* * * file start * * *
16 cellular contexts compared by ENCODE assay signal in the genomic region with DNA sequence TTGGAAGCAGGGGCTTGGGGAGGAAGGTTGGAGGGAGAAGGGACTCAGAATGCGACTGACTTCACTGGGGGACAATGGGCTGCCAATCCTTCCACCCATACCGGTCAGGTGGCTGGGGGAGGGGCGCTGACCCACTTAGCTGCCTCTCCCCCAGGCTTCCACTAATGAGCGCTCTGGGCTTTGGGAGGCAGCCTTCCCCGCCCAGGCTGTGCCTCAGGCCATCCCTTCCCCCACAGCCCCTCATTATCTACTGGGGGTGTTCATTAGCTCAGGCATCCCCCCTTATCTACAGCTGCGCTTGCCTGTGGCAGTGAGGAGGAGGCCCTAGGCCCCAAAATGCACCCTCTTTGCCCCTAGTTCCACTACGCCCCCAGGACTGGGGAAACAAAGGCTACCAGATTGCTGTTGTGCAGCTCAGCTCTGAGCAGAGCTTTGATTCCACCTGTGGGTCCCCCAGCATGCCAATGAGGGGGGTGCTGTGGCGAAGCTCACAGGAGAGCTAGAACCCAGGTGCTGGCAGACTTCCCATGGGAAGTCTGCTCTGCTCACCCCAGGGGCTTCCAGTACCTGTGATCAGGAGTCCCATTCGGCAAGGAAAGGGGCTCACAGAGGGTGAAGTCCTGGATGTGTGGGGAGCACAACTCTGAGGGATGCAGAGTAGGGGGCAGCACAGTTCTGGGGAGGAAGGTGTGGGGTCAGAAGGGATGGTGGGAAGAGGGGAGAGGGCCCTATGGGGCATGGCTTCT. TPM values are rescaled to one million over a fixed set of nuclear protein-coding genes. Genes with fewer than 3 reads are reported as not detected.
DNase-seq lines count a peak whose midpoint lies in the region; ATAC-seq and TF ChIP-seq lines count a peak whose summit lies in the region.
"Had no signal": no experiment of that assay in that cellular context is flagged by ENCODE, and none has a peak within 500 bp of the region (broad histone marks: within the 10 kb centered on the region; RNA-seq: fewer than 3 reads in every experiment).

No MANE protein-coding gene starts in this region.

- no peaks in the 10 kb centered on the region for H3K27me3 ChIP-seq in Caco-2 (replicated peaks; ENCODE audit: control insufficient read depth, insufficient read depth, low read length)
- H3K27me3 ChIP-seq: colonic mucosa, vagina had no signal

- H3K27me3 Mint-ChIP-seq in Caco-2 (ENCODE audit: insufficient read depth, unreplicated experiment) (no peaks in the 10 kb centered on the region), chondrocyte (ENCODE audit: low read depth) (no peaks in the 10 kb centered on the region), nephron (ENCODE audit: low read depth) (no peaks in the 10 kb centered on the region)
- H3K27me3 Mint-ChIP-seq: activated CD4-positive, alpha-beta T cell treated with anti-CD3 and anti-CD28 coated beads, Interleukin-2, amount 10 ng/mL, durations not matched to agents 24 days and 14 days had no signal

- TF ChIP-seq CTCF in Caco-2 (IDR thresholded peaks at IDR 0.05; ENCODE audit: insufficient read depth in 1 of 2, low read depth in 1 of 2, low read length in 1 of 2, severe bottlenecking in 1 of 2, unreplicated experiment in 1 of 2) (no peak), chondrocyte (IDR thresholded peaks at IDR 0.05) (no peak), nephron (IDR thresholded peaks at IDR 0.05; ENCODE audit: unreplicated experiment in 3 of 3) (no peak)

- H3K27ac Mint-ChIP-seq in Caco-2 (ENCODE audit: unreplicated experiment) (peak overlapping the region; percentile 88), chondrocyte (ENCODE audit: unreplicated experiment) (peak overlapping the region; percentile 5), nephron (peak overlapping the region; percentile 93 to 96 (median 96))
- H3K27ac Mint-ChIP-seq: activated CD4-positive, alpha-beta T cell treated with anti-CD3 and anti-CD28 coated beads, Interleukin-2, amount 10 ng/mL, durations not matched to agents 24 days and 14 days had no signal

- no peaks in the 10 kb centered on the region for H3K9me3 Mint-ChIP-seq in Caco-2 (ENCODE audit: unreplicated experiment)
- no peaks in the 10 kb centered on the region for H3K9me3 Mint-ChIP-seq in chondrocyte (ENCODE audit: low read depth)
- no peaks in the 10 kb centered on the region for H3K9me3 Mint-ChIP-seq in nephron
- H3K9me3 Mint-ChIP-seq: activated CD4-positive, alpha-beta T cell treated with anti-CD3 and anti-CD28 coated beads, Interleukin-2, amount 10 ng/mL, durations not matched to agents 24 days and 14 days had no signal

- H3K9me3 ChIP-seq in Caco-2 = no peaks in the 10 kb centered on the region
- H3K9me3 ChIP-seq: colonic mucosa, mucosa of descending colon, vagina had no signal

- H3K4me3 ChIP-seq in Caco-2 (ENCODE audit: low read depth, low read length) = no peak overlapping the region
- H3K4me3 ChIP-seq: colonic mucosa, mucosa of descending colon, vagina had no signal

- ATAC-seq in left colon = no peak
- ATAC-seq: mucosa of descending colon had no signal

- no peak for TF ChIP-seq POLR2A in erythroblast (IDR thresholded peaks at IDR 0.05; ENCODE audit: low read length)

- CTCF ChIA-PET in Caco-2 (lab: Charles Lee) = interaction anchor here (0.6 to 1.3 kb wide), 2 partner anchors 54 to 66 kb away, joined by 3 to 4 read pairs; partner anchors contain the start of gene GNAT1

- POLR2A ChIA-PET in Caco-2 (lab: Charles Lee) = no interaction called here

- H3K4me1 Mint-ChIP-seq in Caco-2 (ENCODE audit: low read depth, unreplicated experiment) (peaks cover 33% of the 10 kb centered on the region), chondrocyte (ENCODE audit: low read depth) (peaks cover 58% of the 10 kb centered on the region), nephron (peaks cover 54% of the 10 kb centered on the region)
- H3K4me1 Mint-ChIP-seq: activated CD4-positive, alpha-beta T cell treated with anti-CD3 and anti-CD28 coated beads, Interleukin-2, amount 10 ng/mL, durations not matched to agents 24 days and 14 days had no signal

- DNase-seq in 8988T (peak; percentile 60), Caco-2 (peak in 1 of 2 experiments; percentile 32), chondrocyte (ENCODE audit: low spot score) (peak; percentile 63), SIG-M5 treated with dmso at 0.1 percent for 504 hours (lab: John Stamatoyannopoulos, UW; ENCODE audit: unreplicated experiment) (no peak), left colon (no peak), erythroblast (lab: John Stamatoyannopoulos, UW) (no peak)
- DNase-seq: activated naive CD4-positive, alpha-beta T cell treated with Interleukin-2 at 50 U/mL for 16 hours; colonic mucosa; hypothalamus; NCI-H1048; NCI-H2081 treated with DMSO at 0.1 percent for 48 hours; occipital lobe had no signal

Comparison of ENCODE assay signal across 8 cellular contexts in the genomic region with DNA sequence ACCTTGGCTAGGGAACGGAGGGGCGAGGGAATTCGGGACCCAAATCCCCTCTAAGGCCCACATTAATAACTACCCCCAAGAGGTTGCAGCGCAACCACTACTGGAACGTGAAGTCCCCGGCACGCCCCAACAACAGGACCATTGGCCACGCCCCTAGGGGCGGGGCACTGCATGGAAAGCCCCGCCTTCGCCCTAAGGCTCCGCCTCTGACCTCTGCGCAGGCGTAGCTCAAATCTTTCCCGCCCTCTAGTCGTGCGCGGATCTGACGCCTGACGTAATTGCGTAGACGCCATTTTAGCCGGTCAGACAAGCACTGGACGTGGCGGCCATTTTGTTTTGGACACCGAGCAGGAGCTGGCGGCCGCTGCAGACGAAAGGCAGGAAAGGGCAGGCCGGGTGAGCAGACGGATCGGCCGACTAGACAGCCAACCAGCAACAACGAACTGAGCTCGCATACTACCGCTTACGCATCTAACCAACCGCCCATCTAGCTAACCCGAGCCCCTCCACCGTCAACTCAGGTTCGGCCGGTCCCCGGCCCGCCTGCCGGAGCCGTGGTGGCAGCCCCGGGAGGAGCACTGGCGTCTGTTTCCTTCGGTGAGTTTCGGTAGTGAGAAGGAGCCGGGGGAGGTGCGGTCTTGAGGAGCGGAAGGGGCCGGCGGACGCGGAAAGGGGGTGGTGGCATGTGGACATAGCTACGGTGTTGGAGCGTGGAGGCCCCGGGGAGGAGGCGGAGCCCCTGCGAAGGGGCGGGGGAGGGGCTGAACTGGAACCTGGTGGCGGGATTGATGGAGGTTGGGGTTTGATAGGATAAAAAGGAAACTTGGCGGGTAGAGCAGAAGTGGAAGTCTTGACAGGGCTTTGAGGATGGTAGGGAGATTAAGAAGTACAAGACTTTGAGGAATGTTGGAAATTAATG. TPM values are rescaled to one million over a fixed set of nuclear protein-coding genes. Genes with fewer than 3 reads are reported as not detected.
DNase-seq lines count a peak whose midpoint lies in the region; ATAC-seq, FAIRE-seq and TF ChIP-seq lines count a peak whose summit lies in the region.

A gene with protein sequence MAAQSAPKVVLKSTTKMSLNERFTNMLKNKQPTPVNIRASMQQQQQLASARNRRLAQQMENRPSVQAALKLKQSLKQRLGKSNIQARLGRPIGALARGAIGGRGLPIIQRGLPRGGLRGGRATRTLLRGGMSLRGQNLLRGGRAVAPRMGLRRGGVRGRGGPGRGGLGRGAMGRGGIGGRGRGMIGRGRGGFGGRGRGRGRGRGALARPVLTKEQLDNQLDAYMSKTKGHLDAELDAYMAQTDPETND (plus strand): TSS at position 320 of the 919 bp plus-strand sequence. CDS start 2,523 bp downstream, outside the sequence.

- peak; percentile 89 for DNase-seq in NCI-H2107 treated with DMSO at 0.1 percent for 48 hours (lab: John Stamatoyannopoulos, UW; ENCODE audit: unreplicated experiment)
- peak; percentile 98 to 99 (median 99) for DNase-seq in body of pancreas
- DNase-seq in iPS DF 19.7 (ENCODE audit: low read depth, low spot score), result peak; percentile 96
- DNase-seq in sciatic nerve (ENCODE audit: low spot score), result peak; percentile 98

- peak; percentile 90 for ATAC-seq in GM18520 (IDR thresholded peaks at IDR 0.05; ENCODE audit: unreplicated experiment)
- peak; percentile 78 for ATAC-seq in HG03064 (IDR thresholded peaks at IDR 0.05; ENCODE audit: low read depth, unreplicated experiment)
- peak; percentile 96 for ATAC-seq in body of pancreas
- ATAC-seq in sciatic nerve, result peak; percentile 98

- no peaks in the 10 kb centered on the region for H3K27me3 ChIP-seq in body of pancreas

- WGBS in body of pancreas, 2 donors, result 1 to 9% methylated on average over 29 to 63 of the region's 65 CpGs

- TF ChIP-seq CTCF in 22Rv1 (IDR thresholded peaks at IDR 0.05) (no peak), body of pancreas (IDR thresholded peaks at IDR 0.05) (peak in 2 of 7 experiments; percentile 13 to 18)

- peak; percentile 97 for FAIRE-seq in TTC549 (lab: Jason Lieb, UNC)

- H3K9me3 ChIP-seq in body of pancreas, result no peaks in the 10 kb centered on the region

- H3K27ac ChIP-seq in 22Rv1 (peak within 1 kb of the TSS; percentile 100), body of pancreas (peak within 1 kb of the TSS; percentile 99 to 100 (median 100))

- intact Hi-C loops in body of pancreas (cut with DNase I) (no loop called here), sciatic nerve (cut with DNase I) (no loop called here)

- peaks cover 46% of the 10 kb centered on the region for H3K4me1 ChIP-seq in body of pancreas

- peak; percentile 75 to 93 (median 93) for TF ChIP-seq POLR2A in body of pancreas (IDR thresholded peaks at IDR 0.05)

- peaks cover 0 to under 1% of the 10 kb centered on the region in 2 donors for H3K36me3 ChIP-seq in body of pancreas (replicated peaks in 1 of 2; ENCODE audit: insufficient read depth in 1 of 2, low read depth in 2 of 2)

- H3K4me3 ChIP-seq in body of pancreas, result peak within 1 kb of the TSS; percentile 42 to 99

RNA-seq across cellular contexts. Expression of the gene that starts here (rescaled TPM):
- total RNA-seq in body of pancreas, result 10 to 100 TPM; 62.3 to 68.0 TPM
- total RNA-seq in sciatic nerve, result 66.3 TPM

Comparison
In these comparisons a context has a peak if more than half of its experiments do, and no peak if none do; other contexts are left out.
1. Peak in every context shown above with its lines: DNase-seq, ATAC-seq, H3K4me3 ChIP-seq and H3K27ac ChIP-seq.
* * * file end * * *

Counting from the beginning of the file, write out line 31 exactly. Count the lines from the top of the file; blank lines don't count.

A gene with protein sequence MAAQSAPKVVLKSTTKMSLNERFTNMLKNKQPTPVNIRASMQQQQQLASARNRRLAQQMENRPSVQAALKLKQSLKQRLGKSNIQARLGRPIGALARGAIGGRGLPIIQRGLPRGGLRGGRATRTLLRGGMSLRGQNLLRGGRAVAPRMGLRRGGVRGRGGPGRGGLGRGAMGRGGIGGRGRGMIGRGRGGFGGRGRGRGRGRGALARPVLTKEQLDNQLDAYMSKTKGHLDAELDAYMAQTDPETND (plus strand): TSS at position 320 of the 919 bp plus-strand sequence. CDS start 2,523 bp downstream, outside the sequence.